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TECH TALK: An American Journey: Silicon Valley Observations

September 3rd, 2004 · No Comments

On this trip, I spent 8 days in the Silicon Valley the most since August 2000. The bulk of my meetings were there. I got to meet a wide cross-section of people and companies. So, I thought I would end this series with my impressions, especially against the backdrop of the news that Bangalore may soon have more techies than the place it seeks to emulate.

Silicon Valley consists of two types of companies the big, established giants of technology, and the start-ups who seek to overthrow their bigger brethren. Everyone has a choice of where they want to work the stable life of the biggies, or the risky road of the start-up. For those who prefer the latter, it is then a luck of the draw (as Atanu put it) most start-ups fail, but there are a few that make it big. It is this dream of making it big one day that keeps the fire in the belly for many entrepreneurs and those who join the freshly minted start-ups early in the game.

The Silicon Valley remains the hub of innovation. The freshest of ideas and work continues to happen there. In part, it is due to the ecosystem that is already in place the entrepreneurs who are on their second, third or even fourth venture, the angels who provide not just the seed capital but also the mentoring, the venture capitalists, the university backdrop (especially Stanford), and above all, the culture of risk. It is this mix that makes Silicon Valley unmatched. We may have more engineers in Bangalore, but the ecosystem needed for innovation and start-up entrepreneurship is missing and will take time to build.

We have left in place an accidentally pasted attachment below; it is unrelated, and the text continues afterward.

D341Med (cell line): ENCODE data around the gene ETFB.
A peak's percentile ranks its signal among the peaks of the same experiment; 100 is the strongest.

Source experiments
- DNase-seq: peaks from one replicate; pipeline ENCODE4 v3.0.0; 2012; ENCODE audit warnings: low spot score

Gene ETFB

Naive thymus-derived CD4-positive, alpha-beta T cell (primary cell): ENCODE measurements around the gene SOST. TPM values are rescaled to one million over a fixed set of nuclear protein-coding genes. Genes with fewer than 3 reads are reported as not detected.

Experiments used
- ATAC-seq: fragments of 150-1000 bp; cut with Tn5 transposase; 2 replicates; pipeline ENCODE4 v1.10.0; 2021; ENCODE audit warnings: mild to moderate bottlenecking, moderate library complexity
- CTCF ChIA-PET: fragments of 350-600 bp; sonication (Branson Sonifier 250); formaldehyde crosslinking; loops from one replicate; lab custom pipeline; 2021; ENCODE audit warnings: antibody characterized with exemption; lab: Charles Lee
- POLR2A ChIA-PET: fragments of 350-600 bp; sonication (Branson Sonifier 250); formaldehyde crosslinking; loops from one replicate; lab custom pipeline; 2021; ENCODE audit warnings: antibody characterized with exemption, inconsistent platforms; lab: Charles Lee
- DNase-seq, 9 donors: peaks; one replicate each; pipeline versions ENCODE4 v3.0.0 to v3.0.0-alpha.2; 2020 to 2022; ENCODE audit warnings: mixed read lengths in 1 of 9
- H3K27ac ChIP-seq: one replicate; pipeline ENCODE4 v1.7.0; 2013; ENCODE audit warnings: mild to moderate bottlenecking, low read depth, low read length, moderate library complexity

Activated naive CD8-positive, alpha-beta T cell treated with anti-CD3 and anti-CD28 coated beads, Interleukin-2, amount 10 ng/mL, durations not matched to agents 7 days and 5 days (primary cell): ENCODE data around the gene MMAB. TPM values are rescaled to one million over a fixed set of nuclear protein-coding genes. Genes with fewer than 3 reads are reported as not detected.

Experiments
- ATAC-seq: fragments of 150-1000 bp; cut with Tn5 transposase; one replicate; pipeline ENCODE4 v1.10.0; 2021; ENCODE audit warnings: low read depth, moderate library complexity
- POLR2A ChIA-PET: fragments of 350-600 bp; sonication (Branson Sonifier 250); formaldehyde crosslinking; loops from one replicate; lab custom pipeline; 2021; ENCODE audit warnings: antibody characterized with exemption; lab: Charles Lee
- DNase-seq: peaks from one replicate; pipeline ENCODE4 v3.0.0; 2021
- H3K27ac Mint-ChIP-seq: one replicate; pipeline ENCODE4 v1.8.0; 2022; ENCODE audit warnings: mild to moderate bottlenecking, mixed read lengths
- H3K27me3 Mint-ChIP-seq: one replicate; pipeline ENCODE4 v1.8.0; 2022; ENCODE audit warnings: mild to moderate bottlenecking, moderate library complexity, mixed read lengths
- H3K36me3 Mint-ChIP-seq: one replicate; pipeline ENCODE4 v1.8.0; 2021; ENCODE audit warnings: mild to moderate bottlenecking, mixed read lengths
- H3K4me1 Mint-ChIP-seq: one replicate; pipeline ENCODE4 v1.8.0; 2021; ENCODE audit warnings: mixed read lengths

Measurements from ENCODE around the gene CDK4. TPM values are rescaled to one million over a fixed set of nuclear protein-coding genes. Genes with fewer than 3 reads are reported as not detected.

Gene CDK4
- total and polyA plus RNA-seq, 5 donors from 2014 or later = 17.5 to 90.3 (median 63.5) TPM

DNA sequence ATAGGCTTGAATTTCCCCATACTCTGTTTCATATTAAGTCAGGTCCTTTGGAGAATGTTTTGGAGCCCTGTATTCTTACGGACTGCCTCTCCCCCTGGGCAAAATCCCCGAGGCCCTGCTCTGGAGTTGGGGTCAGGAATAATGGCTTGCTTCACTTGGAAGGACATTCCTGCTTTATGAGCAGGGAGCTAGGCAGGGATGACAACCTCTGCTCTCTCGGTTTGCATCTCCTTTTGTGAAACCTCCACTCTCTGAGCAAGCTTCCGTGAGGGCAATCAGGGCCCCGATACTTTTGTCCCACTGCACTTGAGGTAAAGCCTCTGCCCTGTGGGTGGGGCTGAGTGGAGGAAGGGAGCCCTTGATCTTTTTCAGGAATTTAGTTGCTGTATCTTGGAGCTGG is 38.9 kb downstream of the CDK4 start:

Having said that, I found on this trip a kind-of stasis, a calm. The traffic jams on 101 always a good indicator of activity were non-existent. It seemed like both entrepreneurs and venture capitalists were in a holding pattern waiting for the next new thing. While funding levels are increasing, VCs are looking for companies with some traction in the marketplace. This is both good and bad. It is good because many of the stupid ideas that got funded during the late 1990s will not now get money. It is bad because out of some stupid ideas come some really smart ones!

Silicon Valley thrives on the culture of the next new thing. It has always been ahead of the pack thanks to its mix of having some of the smartest brains in the world, and a vibrant domestic market. This is where I believe that things may need to change in the future. Some of these brains are migrating away East, to China and India. It is still a small trickle, but give it some time, and it will start to tell. Also, the next markets for technology, according to me, are now in the East. The Asian countries are home to the next billion users of technology only, they dont know it as yet. It is here where technology can make a huge impact in improving peoples lives sort of do good and do well.

To get a sense of these markets, entrepreneurs in the Silicon Valley will need to travel and spend time in countries like China and India to get a sense of how utility commPuting can make a difference. This is where convergence is happening across various industries it is not as visible on the surface yet. The future is happening and these markets are going to be on the forefront of techs next revolution. For the first time, Silicon Valley needs to start reaching out to markets beyond its geography.


TECH TALK American Journey+T

Tags: Tech Talk

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